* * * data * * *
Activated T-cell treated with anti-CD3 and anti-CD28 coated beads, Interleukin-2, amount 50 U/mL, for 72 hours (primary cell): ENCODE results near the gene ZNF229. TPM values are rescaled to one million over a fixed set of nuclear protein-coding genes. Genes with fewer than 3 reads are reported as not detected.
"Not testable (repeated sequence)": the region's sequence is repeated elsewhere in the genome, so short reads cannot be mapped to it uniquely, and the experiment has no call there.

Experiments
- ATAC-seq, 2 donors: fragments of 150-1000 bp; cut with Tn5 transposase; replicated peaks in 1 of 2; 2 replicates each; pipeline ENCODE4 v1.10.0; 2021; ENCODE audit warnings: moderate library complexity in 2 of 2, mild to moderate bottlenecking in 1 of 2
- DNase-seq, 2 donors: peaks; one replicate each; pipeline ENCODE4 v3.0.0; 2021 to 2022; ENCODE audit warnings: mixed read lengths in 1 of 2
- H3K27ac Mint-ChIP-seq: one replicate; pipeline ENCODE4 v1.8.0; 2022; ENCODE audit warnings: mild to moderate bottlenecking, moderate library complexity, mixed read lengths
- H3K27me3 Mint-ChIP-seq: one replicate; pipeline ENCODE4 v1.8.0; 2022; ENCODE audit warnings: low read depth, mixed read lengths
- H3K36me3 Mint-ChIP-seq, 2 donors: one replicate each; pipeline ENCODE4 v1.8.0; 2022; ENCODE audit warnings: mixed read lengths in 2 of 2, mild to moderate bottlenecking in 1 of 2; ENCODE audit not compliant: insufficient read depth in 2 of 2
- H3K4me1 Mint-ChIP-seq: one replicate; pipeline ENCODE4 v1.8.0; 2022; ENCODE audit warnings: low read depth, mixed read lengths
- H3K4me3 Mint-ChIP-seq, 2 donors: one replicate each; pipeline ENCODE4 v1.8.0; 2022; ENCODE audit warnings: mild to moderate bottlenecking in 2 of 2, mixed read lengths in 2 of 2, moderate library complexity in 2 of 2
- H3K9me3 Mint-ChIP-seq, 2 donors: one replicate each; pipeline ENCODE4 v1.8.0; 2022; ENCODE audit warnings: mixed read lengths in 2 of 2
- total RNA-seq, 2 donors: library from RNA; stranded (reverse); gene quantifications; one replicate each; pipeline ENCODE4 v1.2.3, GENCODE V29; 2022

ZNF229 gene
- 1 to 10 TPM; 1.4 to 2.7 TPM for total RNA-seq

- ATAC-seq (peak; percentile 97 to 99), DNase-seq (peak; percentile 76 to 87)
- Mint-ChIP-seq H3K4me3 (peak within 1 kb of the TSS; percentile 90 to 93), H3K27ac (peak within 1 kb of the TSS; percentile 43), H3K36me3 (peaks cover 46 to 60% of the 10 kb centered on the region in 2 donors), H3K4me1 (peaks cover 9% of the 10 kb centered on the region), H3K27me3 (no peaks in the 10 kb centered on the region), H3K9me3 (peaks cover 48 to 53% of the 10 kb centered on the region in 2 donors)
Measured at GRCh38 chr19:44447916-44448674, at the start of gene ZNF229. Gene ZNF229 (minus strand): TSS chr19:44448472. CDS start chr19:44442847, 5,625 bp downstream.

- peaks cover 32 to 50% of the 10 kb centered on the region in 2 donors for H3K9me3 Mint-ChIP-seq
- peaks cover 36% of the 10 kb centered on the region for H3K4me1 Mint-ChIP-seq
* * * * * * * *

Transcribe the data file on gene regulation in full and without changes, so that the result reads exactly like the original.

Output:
Activated T-cell treated with anti-CD3 and anti-CD28 coated beads, Interleukin-2, amount 50 U/mL, for 72 hours (primary cell): ENCODE results near the gene ZNF229. TPM values are rescaled to one million over a fixed set of nuclear protein-coding genes. Genes with fewer than 3 reads are reported as not detected.
"Not testable (repeated sequence)": the region's sequence is repeated elsewhere in the genome, so short reads cannot be mapped to it uniquely, and the experiment has no call there.

Experiments
- ATAC-seq, 2 donors: fragments of 150-1000 bp; cut with Tn5 transposase; replicated peaks in 1 of 2; 2 replicates each; pipeline ENCODE4 v1.10.0; 2021; ENCODE audit warnings: moderate library complexity in 2 of 2, mild to moderate bottlenecking in 1 of 2
- DNase-seq, 2 donors: peaks; one replicate each; pipeline ENCODE4 v3.0.0; 2021 to 2022; ENCODE audit warnings: mixed read lengths in 1 of 2
- H3K27ac Mint-ChIP-seq: one replicate; pipeline ENCODE4 v1.8.0; 2022; ENCODE audit warnings: mild to moderate bottlenecking, moderate library complexity, mixed read lengths
- H3K27me3 Mint-ChIP-seq: one replicate; pipeline ENCODE4 v1.8.0; 2022; ENCODE audit warnings: low read depth, mixed read lengths
- H3K36me3 Mint-ChIP-seq, 2 donors: one replicate each; pipeline ENCODE4 v1.8.0; 2022; ENCODE audit warnings: mixed read lengths in 2 of 2, mild to moderate bottlenecking in 1 of 2; ENCODE audit not compliant: insufficient read depth in 2 of 2
- H3K4me1 Mint-ChIP-seq: one replicate; pipeline ENCODE4 v1.8.0; 2022; ENCODE audit warnings: low read depth, mixed read lengths
- H3K4me3 Mint-ChIP-seq, 2 donors: one replicate each; pipeline ENCODE4 v1.8.0; 2022; ENCODE audit warnings: mild to moderate bottlenecking in 2 of 2, mixed read lengths in 2 of 2, moderate library complexity in 2 of 2
- H3K9me3 Mint-ChIP-seq, 2 donors: one replicate each; pipeline ENCODE4 v1.8.0; 2022; ENCODE audit warnings: mixed read lengths in 2 of 2
- total RNA-seq, 2 donors: library from RNA; stranded (reverse); gene quantifications; one replicate each; pipeline ENCODE4 v1.2.3, GENCODE V29; 2022

ZNF229 gene
- 1 to 10 TPM; 1.4 to 2.7 TPM for total RNA-seq

- ATAC-seq (peak; percentile 97 to 99), DNase-seq (peak; percentile 76 to 87)
- Mint-ChIP-seq H3K4me3 (peak within 1 kb of the TSS; percentile 90 to 93), H3K27ac (peak within 1 kb of the TSS; percentile 43), H3K36me3 (peaks cover 46 to 60% of the 10 kb centered on the region in 2 donors), H3K4me1 (peaks cover 9% of the 10 kb centered on the region), H3K27me3 (no peaks in the 10 kb centered on the region), H3K9me3 (peaks cover 48 to 53% of the 10 kb centered on the region in 2 donors)
Measured at GRCh38 chr19:44447916-44448674, at the start of gene ZNF229. Gene ZNF229 (minus strand): TSS chr19:44448472. CDS start chr19:44442847, 5,625 bp downstream.

- peaks cover 32 to 50% of the 10 kb centered on the region in 2 donors for H3K9me3 Mint-ChIP-seq
- peaks cover 36% of the 10 kb centered on the region for H3K4me1 Mint-ChIP-seq